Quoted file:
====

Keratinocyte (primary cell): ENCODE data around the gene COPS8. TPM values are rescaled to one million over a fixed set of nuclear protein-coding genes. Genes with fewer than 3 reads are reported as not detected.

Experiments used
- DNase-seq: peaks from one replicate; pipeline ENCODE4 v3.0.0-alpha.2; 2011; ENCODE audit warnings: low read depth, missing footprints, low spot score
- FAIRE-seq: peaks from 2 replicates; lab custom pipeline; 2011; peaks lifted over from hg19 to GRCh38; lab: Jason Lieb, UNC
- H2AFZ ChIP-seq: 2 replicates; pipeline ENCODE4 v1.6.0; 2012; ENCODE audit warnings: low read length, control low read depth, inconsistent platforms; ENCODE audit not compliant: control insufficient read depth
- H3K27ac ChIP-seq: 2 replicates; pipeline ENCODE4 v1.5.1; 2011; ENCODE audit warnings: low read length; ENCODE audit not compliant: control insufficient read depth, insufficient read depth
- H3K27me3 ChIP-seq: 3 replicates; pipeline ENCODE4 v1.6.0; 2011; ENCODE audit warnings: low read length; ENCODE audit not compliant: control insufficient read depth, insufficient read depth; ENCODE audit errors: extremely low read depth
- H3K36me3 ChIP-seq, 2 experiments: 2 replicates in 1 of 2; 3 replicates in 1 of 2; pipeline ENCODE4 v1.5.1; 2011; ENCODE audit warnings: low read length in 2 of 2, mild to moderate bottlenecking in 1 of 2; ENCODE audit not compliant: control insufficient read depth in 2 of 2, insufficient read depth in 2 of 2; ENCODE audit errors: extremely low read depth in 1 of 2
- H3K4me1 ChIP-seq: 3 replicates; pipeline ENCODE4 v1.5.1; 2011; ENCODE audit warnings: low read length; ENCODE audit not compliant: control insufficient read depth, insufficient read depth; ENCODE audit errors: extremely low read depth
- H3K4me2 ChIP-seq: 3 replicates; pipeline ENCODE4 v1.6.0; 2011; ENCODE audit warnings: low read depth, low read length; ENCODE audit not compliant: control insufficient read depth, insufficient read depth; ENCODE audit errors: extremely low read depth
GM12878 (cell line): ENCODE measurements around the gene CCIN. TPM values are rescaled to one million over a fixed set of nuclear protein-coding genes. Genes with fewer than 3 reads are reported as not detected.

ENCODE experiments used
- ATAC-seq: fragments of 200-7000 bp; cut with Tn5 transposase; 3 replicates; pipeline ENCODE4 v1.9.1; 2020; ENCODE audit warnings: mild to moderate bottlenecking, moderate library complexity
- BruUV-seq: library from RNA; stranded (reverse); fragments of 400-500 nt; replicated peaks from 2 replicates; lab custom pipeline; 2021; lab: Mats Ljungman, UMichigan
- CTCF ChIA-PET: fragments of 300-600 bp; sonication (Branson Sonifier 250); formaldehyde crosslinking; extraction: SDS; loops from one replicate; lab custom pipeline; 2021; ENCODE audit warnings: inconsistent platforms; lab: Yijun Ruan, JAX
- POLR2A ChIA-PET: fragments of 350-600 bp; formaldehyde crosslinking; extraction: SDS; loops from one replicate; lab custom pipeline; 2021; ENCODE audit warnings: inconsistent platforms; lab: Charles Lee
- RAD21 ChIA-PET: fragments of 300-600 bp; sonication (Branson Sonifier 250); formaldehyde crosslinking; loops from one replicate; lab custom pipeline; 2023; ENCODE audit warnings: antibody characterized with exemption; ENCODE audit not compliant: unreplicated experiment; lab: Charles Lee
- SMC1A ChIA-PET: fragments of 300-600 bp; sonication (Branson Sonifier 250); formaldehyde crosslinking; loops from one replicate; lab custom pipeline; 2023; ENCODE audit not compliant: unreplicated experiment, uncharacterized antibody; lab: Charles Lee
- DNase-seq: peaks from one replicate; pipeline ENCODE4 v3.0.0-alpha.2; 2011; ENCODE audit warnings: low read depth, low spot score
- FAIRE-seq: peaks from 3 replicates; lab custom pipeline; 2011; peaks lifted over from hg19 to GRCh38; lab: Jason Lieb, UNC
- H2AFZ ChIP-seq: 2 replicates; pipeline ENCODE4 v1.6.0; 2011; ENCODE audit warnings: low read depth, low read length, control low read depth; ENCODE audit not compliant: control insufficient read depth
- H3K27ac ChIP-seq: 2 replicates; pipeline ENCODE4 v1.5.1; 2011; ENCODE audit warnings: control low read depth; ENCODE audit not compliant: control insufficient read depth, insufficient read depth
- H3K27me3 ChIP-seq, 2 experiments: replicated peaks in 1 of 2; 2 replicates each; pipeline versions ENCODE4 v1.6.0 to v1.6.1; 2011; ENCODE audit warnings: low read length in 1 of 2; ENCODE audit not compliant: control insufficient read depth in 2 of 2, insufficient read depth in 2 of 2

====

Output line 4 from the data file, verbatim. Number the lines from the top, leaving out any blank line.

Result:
- FAIRE-seq: peaks from 2 replicates; lab custom pipeline; 2011; peaks lifted over from hg19 to GRCh38; lab: Jason Lieb, UNC